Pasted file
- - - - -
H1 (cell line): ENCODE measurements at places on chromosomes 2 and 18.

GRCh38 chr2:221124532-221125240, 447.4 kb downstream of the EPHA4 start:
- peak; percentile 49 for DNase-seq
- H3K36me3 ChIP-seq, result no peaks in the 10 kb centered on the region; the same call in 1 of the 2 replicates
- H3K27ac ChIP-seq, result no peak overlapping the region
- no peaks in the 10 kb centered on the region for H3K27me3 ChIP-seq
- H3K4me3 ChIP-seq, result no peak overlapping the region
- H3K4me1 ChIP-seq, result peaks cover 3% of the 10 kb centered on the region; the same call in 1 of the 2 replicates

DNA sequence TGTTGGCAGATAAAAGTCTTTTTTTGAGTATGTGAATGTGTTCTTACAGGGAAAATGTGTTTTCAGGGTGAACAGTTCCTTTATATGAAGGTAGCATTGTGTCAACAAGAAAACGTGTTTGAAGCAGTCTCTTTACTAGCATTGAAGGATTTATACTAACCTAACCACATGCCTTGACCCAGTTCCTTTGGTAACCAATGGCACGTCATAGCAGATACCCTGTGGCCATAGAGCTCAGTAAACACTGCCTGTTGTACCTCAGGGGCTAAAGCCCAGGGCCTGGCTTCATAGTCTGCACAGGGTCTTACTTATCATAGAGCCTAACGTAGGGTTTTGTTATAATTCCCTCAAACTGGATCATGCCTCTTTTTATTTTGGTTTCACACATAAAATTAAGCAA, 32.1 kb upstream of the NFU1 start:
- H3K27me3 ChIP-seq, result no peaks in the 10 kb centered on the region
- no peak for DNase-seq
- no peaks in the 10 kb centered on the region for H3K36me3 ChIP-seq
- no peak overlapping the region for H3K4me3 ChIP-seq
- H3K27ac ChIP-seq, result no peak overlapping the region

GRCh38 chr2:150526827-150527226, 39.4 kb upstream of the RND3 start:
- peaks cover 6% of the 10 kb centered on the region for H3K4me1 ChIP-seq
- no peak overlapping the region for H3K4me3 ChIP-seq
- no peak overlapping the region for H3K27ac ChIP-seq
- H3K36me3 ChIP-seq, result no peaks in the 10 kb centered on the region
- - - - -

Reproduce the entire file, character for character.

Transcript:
H1 (cell line): ENCODE measurements at places on chromosomes 2 and 18.

GRCh38 chr2:221124532-221125240, 447.4 kb downstream of the EPHA4 start:
- peak; percentile 49 for DNase-seq
- H3K36me3 ChIP-seq, result no peaks in the 10 kb centered on the region; the same call in 1 of the 2 replicates
- H3K27ac ChIP-seq, result no peak overlapping the region
- no peaks in the 10 kb centered on the region for H3K27me3 ChIP-seq
- H3K4me3 ChIP-seq, result no peak overlapping the region
- H3K4me1 ChIP-seq, result peaks cover 3% of the 10 kb centered on the region; the same call in 1 of the 2 replicates

DNA sequence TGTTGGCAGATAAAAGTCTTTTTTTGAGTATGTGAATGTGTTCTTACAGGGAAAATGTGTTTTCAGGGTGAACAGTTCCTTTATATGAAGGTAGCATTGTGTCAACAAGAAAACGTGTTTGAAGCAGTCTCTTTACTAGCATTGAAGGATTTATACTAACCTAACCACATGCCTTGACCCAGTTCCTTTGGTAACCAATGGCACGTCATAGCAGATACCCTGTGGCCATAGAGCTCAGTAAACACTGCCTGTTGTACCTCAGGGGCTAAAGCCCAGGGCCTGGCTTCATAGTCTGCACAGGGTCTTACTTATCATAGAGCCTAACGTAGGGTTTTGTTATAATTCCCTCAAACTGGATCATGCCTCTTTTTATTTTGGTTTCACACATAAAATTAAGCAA, 32.1 kb upstream of the NFU1 start:
- H3K27me3 ChIP-seq, result no peaks in the 10 kb centered on the region
- no peak for DNase-seq
- no peaks in the 10 kb centered on the region for H3K36me3 ChIP-seq
- no peak overlapping the region for H3K4me3 ChIP-seq
- H3K27ac ChIP-seq, result no peak overlapping the region

GRCh38 chr2:150526827-150527226, 39.4 kb upstream of the RND3 start:
- peaks cover 6% of the 10 kb centered on the region for H3K4me1 ChIP-seq
- no peak overlapping the region for H3K4me3 ChIP-seq
- no peak overlapping the region for H3K27ac ChIP-seq
- H3K36me3 ChIP-seq, result no peaks in the 10 kb centered on the region